The Equality Act 2010, states that: 
A person harasses another if they engage in unwanted behaviour related to a protected characteristic, and the behaviour has the purpose or effect of
  • violating another person's dignity, or
  • creating an intimidating, hostile, degrading, humiliating or offensive environment for the other.
Other forms of harassment outlined in the Equality Act 2010 include:
Engaging in unwanted behaviour of a sexual nature with the purpose or effect is as outlined above. This is called sexual harassment.

Engaging in unwanted behaviour of a sexual nature or that is related to gender reassignment or sex, with the purpose or effect as above, and because of a person's rejection of or submission to the behaviour, they are treated less favourably.
Harassing behaviour can happen once or over a period of time. 

Any behaviour that harasses another is never OK and harassment relating to a protected characteristic is unlawful.

So, what are the related protected characteristics?

The following are identified as protected characteristics. This means that harassment, discrimination and victimisation based on any of the following is unlawful:
Gender reassignment
Marriage and civil partnership
Pregnancy or maternity
Religion or belief (including a lack of)
Sexual orientation 

What is meant by purpose or effect?

Purpose: Sometimes a person's purpose or intention, the reason why they have done something, may be clear in the words they used or stated aim at the time. However, this is often not the case, and therefore the 'effect' of any behaviour must also considered.

Effect: Behaviour does not need to be intentional to be considered as harassment. A person may be harassed even if they were not the intended 'target'. In determining whether someone's behaviour has the stated effect, the following must be taken into account:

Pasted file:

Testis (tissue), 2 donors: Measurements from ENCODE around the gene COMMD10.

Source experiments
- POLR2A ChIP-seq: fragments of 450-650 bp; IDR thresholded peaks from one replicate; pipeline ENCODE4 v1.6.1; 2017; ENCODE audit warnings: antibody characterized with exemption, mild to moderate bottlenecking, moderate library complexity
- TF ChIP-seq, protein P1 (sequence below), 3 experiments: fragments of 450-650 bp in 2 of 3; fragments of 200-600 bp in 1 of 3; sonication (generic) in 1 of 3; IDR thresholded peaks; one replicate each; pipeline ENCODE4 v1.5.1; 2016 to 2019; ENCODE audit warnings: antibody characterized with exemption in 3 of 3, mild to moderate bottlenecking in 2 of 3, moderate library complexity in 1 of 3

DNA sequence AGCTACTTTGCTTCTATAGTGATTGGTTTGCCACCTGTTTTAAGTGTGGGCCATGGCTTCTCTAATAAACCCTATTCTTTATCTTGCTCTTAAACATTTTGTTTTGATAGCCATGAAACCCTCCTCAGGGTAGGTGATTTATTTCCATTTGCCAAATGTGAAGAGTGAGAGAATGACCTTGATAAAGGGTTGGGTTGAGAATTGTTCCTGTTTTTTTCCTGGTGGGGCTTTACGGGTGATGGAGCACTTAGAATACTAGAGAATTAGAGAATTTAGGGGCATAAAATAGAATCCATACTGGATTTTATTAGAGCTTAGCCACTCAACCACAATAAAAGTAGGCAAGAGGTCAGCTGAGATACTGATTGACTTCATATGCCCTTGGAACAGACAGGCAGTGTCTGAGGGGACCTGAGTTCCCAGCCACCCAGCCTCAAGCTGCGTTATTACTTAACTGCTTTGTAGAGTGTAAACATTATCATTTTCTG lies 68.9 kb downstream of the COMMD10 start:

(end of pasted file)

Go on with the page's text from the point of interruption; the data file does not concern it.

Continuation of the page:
• the perception of the person who has experienced or witnessed the conduct,
  • the other circumstances of the case,
  • whether it is reasonable for the conduct to have that effect.

When is harassment a criminal offence?

There are different forms of harassment and these are defined by the Protection from Harassment Act 1997. 

Harassment is:
  • behaviour that has happened more than once, 
  • which causes harassment (alarm or distress) to another, and
  • which the person carrying out the behaviour knows, or ought to know, amounts to harassment.
Harassment can also involve:
  • a fear of violence, 
  • the harassment of two or more persons and 
  • behaviour that amounts to stalking. See What is stalking? for further information. 

It can also be racially or religiously aggravated, and if the harassment is motivated by hostility or prejudice, could be a hate crime or incident.  See What is a hate crime or incident? for further information.

If you have experienced harassment and feel scared, distress or threatened, report this to the police as soon as possible.

Harassment can happen in a number of different ways, it may:
  • involve physical actions
  • occur verbally or non-verbally
  • happen in person or online
  • via email, social media, phone or other forms of messaging
Harassment may include, for example:
  • offensive or intimidating comments or gestures, or insensitive jokes or pranks
  • mocking, mimicking or belittling a person’s disability
  • making racist, sexist, homophobic or ageist jokes, or derogatory or stereotypical remarks about a particular ethnic or religious group or gender
  • outing or threatening to out someone as gay, lesbian, bisexual or trans
  • ignoring or shunning someone by,  for example, deliberately excluding them from a conversation or a social activity
  • isolating someone for speaking out about unwanted behaviour
Harassment also violates the Academy Student Charter and CUKSN Respect Policy.

Internal support

Please note this route should not be used in an emergency. If you think that a crime has been committed or is taking place, please report this to the police as soon as possible so that you can get the support that you need.

If you would like specialist support in relation to bullying, harassment or stalking or information about accessing the right services please request here with your details. In doing so, an advisor will contact you within 3 days to arrange an appointment to discuss how best to support you.

The counselling team are also available and can be contacted on 020 7873 7303 (9am to 5pm) or by email

External support

Metropolitan Police guidance for victims of stalking and harassment
Victim Support - 24/7 victim support including stalking and harassment advice
Help Musicians - Bullying and Harassment support 24/7 helpline 0800 088 2045

There are two ways you can tell us what happened